Earlier today, I reviewed what I thought were the worst stumbles Barack Obama made in his Fox News interview with Chris Wallace this morning. However, a few e-mailers point out a more subtle mistake on the capital-gains tax, the same subject on which he failed miserably in the April 16th debate. A YouTube has begun making the rounds showing Obama attempting to walk back his previous position, but not really comprehending why he has to do so:

OBAMA: … If you look at my approach to taxation, what have I said? I’ve said I would cut taxes for people making $75,000 a year or less. I’d cut taxes for seniors who are making $50,000 a year or less. It is true that I would roll back the Bush tax cuts on the wealthiest Americans, back to the level they were under Bill Clinton, when I don’t remember rich people feeling oppressed.

In terms of capital gains, I’ve suggested we might go back up to 20 because –

WALLACE: You have suggested 28.

OBAMA: Well, but what I’ve said is, I certainly would not raise it higher than it was under Ronald Reagan. But the fact is, is that I’m mindful that we’ve got to keep our capital gains tax to a point where we can actually get more revenue.

But that’s not something that’s going to affect the average person with a 401(k). When people start talking about how, well, there are millions of Americans who own stock, most of them own stock in 401(k)s that — where their taxes are deferred and they pay ordinary income taxes when they finally cash out.

If Obama really wanted to get the capital gains tax to produce more revenue, he would decrease it, not increase it. He tries to laugh this off by saying that rich people didn’t mind the 28% rate under Bill Clinton, but in fact they did. When Clinton finally lowered it from 28%, under pressure from the Republican Congress in 1997, investment capital tripled. The resultant economic expansion from 1998-2000 outperformed the three-year period after the 1993 tax increase by a full percentage point in average GDP. This lesson instructed the Bush administration in how to generate economic growth, leading to the further reduction in CGT rate in 2001, and the five-plus years of expansion that resulted from it after absorbing the economic damage of 9/11.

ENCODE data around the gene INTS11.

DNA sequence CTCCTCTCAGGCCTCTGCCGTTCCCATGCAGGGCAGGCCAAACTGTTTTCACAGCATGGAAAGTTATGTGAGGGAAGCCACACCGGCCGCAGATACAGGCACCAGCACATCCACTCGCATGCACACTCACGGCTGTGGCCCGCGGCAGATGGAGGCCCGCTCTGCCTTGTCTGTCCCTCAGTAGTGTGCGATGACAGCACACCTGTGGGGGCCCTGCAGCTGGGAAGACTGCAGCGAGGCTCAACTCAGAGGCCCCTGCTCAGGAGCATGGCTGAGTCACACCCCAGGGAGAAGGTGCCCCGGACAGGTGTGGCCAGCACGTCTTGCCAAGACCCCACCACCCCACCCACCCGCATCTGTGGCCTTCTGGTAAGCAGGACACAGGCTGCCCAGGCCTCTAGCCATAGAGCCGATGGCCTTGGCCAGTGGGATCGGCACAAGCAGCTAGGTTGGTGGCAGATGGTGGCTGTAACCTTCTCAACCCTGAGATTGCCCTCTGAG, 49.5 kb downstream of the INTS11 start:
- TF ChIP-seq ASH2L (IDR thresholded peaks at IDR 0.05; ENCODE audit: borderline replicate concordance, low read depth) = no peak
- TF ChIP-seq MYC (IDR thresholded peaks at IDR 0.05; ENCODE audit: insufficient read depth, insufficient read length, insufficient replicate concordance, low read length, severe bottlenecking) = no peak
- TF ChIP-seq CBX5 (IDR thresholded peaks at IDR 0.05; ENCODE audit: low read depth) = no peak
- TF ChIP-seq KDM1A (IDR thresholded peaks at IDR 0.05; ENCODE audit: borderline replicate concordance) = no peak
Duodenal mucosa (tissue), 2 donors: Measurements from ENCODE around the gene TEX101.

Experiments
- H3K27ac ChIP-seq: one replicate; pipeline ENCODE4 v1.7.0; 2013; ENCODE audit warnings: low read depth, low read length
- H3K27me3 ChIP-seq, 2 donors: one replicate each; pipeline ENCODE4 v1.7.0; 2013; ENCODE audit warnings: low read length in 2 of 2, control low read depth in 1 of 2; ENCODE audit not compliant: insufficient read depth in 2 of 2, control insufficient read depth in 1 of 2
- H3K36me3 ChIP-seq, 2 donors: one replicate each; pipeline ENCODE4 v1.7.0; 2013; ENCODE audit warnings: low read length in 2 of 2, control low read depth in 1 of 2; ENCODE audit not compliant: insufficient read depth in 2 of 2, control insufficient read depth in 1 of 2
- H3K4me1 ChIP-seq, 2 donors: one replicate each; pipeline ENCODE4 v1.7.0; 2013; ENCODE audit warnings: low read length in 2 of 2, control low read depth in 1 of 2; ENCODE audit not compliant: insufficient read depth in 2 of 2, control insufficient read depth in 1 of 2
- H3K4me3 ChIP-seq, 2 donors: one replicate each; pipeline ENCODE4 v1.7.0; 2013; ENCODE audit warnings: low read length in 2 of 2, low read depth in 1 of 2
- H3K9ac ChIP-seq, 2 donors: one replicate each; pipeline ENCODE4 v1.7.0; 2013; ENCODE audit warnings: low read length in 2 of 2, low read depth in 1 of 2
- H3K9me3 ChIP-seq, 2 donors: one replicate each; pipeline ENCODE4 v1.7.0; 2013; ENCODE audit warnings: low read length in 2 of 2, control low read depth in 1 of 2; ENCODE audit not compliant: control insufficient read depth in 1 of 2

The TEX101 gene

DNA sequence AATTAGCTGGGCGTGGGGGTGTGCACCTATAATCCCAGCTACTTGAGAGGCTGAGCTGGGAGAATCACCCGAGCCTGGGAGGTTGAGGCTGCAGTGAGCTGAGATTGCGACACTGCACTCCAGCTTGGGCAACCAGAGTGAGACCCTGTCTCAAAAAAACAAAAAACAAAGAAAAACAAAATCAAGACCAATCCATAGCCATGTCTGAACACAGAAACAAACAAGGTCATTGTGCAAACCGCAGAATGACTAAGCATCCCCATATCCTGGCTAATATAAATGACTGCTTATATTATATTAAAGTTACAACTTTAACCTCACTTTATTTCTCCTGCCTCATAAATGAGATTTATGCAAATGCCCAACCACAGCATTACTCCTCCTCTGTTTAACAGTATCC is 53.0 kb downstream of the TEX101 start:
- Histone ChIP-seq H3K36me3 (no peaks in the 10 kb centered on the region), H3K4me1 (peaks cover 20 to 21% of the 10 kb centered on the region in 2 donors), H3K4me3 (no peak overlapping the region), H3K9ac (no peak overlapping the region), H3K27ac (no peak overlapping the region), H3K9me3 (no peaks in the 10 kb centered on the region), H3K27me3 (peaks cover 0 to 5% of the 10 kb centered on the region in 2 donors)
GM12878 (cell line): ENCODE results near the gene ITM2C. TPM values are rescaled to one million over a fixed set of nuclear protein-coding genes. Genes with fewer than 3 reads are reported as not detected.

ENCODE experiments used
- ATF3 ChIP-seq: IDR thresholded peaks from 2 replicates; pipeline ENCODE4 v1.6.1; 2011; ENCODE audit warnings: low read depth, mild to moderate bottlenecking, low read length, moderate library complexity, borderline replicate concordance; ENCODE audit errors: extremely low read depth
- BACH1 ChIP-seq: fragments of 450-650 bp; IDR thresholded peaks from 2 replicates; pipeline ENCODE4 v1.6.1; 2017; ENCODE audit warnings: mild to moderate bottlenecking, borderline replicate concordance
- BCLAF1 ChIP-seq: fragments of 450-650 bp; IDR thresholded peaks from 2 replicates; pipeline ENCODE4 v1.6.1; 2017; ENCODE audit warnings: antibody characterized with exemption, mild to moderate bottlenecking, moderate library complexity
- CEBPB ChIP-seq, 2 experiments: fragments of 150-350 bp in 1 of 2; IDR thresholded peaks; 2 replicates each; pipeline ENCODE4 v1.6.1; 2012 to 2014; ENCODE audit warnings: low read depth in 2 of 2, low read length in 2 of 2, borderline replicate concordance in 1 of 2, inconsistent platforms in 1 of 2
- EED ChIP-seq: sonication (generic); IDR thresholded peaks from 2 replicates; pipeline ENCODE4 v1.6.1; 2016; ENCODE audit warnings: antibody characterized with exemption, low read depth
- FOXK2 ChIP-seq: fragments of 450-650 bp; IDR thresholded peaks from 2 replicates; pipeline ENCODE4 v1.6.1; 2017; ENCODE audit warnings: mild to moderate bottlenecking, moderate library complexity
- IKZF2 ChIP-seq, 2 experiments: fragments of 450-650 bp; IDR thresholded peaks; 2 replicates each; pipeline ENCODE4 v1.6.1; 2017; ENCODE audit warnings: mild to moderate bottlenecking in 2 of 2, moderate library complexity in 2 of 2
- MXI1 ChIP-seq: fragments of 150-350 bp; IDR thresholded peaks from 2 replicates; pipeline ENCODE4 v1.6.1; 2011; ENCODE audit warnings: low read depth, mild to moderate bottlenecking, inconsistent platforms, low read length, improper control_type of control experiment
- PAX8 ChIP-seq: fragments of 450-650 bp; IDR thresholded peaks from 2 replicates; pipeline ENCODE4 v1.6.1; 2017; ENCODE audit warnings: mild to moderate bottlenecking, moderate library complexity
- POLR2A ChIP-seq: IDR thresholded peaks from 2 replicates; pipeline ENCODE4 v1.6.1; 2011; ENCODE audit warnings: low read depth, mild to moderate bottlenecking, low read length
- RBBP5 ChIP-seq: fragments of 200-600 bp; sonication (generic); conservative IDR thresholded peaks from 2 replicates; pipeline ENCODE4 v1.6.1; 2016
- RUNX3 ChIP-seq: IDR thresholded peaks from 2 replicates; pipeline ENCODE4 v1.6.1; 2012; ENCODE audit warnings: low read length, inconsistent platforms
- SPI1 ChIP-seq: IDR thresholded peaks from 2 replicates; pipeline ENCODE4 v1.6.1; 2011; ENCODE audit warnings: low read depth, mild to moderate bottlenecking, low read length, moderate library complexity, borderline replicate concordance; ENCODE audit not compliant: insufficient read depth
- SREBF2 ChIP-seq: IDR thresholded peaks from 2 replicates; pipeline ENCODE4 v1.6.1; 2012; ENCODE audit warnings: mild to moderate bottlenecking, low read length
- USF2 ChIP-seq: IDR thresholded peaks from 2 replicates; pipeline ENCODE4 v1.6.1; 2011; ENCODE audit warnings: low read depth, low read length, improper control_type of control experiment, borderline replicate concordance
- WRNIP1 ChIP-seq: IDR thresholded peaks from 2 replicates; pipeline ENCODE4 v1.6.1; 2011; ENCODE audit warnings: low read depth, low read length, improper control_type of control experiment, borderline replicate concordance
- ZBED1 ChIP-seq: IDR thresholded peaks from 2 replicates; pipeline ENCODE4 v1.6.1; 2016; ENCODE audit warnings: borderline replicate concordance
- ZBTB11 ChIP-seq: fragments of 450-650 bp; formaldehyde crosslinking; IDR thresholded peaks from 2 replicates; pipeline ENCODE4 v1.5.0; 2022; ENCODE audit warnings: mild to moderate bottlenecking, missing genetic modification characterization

Furthermore, in this interview as in his debate answer, Obama never gives a really good reason to increase the CGT rate –except his nebulous issue of “fairness”. Once again, Obama doesn’t explain how an increased rate will generate increased revenues. It won’t; instead of selling off moderately-performing assets and taking the tax hit to invest in higher-risk, higher-potential investments, people will instead hold assets until the tax situation improves. That not only means less revenue as capital gains go unrealized, it means a lot less capital for new economic growth, which will help stall the economy.

Obama still displays no real comprehension of the dynamics of investment and tax policy, a shortcoming with real consequences in a President. He favors jacking up tax rates to redistribute capital from those who earn it to those who do not, and like others before him, he will find those gains elusive. If Democrats are to be believed that the economy has headed seriously south, what’s needed is massive incentive for investors, not another disincentive for capital to go into hiding.

That isn’t a gaffe in the normal sense, but it is a revelation about the kind of economic illiteracy we will see in an Obama administration.